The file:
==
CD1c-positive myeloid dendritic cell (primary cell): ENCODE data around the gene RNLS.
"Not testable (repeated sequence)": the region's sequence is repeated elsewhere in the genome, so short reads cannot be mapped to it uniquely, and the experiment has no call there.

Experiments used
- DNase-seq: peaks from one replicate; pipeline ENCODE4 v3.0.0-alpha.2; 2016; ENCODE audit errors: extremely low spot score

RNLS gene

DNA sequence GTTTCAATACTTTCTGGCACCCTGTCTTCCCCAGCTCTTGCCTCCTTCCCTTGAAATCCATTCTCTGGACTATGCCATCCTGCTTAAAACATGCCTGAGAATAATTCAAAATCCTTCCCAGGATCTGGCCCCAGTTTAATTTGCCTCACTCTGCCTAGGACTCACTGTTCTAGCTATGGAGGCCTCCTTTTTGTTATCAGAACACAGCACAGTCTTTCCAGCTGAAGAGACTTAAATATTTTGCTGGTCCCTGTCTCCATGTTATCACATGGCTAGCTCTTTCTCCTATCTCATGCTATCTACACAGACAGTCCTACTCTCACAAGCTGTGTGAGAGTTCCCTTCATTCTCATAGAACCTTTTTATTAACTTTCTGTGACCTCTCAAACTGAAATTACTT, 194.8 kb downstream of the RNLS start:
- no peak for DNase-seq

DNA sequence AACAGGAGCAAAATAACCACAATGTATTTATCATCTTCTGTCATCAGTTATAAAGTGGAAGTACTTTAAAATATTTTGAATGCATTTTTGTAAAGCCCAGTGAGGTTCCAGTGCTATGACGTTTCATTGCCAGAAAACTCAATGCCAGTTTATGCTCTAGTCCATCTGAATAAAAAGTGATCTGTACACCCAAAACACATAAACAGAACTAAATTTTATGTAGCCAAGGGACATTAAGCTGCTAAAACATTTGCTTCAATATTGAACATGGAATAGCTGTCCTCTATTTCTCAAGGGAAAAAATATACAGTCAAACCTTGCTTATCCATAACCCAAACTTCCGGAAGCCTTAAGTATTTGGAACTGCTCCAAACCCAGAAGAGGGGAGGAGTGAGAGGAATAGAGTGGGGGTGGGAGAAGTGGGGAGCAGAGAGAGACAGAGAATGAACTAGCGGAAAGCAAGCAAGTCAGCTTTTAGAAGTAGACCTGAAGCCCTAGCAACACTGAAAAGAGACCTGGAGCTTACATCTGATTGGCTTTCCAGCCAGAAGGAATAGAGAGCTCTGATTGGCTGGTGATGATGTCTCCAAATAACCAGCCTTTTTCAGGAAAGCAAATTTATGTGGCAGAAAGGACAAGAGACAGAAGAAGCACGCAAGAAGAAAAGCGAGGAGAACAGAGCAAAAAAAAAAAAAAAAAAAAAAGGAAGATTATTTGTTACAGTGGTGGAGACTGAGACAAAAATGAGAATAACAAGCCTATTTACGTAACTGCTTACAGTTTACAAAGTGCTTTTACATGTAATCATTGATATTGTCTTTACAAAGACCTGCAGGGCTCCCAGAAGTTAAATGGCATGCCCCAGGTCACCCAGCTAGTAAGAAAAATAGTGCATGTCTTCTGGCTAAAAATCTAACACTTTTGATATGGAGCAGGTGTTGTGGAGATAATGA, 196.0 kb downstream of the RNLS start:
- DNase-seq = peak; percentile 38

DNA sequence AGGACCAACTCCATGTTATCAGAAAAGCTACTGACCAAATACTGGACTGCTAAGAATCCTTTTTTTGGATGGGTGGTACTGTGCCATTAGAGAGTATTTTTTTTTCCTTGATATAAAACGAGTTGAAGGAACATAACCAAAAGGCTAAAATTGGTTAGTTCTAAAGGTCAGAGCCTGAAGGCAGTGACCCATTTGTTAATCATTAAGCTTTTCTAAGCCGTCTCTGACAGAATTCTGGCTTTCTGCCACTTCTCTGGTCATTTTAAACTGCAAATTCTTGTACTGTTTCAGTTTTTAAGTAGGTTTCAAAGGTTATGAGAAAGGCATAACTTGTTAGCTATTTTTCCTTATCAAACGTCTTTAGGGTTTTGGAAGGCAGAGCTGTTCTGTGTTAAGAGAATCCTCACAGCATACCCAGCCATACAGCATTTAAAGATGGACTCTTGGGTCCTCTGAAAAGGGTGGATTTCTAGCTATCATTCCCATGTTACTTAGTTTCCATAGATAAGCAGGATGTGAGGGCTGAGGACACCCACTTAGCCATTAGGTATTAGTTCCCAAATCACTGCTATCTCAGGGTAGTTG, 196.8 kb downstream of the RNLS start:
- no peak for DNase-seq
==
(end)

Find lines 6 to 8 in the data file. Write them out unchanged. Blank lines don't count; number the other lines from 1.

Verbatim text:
DNA sequence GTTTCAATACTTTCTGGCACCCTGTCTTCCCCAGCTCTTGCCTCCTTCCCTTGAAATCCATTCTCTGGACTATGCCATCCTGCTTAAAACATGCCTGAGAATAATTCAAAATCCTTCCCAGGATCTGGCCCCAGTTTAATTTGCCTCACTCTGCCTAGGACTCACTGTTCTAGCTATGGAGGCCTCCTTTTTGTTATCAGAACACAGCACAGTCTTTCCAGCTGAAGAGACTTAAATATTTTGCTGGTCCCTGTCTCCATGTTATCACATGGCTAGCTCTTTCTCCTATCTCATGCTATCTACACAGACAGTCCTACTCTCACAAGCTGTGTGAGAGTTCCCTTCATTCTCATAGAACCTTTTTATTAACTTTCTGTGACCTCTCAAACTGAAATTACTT, 194.8 kb downstream of the RNLS start:
- no peak for DNase-seq

DNA sequence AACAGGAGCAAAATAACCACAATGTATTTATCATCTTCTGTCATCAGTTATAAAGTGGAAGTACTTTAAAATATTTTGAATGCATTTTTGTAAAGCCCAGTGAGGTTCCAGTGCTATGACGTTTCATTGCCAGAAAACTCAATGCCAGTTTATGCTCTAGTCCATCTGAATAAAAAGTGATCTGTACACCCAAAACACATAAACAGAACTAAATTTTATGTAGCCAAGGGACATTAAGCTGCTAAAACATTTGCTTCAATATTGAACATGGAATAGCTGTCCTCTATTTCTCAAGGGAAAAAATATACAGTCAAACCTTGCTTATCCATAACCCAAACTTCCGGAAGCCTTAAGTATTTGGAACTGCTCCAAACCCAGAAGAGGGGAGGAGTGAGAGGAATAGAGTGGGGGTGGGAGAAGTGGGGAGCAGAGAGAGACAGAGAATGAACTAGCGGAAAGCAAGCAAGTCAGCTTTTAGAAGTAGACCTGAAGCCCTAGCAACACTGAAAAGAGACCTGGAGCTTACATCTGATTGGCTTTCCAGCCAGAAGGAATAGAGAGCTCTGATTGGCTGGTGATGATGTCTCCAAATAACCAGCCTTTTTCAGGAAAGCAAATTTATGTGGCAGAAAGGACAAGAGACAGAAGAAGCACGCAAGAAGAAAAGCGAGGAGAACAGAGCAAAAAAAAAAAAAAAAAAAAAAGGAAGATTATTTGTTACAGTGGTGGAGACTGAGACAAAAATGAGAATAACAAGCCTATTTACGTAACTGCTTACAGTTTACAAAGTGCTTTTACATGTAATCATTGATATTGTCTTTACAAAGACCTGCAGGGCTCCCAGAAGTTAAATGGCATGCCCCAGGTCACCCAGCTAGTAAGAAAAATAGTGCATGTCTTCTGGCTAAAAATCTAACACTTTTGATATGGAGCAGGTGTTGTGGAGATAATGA, 196.0 kb downstream of the RNLS start: